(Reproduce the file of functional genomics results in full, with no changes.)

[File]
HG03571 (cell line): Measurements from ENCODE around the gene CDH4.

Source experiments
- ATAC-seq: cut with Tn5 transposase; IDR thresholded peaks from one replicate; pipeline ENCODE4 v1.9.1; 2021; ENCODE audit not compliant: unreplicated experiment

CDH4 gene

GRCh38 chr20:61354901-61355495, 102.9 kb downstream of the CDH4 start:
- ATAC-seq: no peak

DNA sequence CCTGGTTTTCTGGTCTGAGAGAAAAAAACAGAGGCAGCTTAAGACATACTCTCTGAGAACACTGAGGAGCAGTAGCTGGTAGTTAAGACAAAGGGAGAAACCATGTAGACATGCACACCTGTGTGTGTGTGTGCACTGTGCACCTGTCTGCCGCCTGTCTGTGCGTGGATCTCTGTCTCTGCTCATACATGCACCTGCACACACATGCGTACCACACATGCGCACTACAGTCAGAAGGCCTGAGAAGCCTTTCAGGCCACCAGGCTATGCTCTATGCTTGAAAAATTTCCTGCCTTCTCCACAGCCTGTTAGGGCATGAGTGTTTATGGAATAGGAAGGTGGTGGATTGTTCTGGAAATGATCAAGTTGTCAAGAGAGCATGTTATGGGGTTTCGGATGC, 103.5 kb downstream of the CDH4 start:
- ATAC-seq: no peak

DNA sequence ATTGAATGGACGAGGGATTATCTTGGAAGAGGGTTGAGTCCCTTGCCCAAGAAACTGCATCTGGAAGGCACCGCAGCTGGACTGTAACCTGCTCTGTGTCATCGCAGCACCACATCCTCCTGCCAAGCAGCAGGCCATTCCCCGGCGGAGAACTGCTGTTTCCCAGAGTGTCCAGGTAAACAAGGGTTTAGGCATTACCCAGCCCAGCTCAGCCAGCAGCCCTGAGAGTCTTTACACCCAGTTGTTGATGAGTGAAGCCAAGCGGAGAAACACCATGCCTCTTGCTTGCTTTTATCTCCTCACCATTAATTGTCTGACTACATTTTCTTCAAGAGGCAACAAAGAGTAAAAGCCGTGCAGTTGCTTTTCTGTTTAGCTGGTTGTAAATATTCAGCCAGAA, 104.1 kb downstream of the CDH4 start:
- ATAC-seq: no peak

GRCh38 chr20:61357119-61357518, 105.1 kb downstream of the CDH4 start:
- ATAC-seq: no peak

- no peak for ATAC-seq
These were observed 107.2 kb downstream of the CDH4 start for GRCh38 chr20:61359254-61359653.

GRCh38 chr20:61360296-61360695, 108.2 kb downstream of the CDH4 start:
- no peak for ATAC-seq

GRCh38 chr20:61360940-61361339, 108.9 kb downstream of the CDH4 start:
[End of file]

HG03571 (cell line): Measurements from ENCODE around the gene CDH4.

Source experiments
- ATAC-seq: cut with Tn5 transposase; IDR thresholded peaks from one replicate; pipeline ENCODE4 v1.9.1; 2021; ENCODE audit not compliant: unreplicated experiment

CDH4 gene

GRCh38 chr20:61354901-61355495, 102.9 kb downstream of the CDH4 start:
- ATAC-seq: no peak

DNA sequence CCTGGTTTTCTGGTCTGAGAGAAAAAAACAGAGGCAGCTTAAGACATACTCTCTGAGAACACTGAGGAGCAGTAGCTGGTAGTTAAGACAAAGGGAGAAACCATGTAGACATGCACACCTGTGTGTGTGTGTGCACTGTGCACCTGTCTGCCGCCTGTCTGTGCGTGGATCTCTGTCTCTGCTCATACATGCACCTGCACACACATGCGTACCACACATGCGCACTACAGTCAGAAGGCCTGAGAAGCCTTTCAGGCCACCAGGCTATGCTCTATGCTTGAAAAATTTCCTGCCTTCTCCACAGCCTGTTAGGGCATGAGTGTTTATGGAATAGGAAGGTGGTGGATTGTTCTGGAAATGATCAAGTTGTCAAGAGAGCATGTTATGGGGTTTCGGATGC, 103.5 kb downstream of the CDH4 start:
- ATAC-seq: no peak

DNA sequence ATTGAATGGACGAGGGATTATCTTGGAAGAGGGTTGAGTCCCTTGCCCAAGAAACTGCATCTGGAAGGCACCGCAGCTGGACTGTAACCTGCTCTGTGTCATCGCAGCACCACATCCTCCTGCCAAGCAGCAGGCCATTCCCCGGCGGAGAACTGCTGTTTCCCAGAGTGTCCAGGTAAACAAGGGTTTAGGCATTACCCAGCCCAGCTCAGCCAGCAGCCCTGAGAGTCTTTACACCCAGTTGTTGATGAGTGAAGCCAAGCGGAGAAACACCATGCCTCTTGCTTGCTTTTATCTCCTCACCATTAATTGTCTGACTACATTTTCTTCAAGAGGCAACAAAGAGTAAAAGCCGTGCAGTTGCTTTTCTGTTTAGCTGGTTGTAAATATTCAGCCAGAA, 104.1 kb downstream of the CDH4 start:
- ATAC-seq: no peak

GRCh38 chr20:61357119-61357518, 105.1 kb downstream of the CDH4 start:
- ATAC-seq: no peak

- no peak for ATAC-seq
These were observed 107.2 kb downstream of the CDH4 start for GRCh38 chr20:61359254-61359653.

GRCh38 chr20:61360296-61360695, 108.2 kb downstream of the CDH4 start:
- no peak for ATAC-seq

GRCh38 chr20:61360940-61361339, 108.9 kb downstream of the CDH4 start: